So after that last edit, did I hand it over to Robin and Eve then? Absolutely not. I went through the entire manuscript once again. And then? Well, Eve was on the other side of the country, so last Sunday night I finally gave the manuscript to Robin. She read it in two-and-a-half days, which I took as a good sign, and I went over to her house to find out what she thought (I even brought Papa Murphy’s Pizza to butter her up). Immediately, I knew something was wrong. She kept delaying the critique. “Oh, my three-year-old needs a bath.” “Oh, the pizza’s ready.” “Oh, wanna see how we’re converting vegetable oil into fuel for the car?”

But she loved it! She even cried! I made Robin cry and I am so flippin’ happy! Why was she so afraid to tell me what she thought? Because six of the pages didn’t work for her. Six pages! “So what?!?!” I said. “97.56% of it did work for you.” So we brainstormed and figured out how to fix it and I’m just about done working through the changes. I should have the new and improved manuscript ready for Eve sometime this weekend.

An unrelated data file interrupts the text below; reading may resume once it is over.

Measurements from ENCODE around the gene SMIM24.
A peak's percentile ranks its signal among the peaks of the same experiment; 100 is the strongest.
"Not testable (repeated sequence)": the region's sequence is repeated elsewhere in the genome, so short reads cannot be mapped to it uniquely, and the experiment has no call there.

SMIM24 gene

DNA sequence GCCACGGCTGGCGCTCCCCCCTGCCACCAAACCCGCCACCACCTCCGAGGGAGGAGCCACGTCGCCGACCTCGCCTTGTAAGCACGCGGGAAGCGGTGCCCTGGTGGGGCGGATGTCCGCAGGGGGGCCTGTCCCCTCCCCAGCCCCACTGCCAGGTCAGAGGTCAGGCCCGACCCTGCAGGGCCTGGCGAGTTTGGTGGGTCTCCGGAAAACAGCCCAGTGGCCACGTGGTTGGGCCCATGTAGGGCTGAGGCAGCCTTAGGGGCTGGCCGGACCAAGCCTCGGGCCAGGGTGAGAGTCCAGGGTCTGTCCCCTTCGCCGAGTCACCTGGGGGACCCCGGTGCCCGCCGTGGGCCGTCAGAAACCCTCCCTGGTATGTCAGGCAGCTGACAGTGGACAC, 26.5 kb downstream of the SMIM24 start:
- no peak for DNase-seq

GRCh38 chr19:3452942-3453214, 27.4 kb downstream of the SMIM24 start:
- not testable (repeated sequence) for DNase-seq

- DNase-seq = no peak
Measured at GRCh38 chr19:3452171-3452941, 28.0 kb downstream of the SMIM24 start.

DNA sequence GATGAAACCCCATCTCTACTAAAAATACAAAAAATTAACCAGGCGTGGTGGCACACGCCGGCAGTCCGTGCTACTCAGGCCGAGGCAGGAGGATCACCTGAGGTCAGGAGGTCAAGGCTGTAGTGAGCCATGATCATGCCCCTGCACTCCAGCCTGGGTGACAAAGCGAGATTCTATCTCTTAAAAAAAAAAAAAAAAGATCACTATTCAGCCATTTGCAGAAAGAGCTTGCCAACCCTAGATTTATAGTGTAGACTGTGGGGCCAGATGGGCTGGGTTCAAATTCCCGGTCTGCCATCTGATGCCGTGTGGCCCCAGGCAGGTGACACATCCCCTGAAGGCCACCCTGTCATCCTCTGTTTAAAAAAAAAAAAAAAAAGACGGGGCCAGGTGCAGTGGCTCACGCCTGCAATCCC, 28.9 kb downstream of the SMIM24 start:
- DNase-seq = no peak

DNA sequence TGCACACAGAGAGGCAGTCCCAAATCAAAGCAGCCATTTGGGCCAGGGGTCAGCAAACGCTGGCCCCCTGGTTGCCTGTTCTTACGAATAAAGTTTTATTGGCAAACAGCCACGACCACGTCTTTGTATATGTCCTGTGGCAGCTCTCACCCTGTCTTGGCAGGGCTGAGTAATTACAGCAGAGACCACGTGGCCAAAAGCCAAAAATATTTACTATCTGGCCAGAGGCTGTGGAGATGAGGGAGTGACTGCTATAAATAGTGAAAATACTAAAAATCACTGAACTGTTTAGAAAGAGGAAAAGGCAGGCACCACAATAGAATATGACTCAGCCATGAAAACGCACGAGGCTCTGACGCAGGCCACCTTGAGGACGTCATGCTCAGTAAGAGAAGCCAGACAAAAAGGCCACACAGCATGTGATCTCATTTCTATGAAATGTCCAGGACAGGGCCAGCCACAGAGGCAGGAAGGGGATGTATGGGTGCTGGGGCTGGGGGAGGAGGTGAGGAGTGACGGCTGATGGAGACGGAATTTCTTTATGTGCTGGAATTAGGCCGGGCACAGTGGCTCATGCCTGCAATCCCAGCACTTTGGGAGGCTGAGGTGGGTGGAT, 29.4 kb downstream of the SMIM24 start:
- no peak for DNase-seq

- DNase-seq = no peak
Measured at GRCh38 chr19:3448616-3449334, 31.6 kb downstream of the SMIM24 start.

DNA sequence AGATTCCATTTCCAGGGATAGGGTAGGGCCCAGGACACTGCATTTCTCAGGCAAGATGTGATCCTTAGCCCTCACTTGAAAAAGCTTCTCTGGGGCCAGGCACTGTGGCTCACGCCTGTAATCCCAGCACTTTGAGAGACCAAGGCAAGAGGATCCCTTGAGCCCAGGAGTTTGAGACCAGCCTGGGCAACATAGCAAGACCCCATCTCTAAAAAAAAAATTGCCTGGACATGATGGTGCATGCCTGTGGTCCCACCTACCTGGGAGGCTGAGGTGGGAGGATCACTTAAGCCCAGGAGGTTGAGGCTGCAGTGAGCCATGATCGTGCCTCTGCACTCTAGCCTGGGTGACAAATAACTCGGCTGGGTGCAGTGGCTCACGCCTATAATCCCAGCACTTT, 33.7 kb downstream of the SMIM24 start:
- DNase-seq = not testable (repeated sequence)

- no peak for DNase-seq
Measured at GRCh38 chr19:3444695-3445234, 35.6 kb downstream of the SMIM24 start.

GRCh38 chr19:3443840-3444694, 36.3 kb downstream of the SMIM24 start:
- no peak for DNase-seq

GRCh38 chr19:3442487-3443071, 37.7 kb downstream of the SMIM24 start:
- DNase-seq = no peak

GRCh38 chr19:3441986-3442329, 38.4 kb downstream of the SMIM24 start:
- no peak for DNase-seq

Seriously. No, seriously, I promise. I will!

- Jay

Thursday, May 11, 2006

The Countdown Continues

Only a few more days till we begin cracking the codes buried within some of the most beloved books for children.

The daVinci Code? What’s that?

Tuesday, May 09, 2006

I Have Foot-In-Mouth Disease -- Robin

In order to support my addictive writing habit, I am applying for a new job. Hopefully with lots of money and a boss who doesn’t notice that I take little breaks and write little stories.

Yesterday, I had an interview. It was a brutal hour and a half. That might explain why my brain fell out at the end. I could sense it coming to a conclusion. She spoke of contacting me next week and checking my references. My body started to relax, which is exactly the moment my foot inserted itself into my mouth. (Ouch! I’m a size 9)

He said, “Let me ask you one more question, Robin. Who is your hero? What person do you admire the most and why?”

First of all, it’s a stupid question. And second of all, some people don’t like Oprah. Which would have been a better answer than what I said.

“Bob Marley,” I said. I had just finished listening to his Confrontation album (which is my fave). I rambled on about how he made such positive social change and spread a spiritual message throughout the world. Not bad.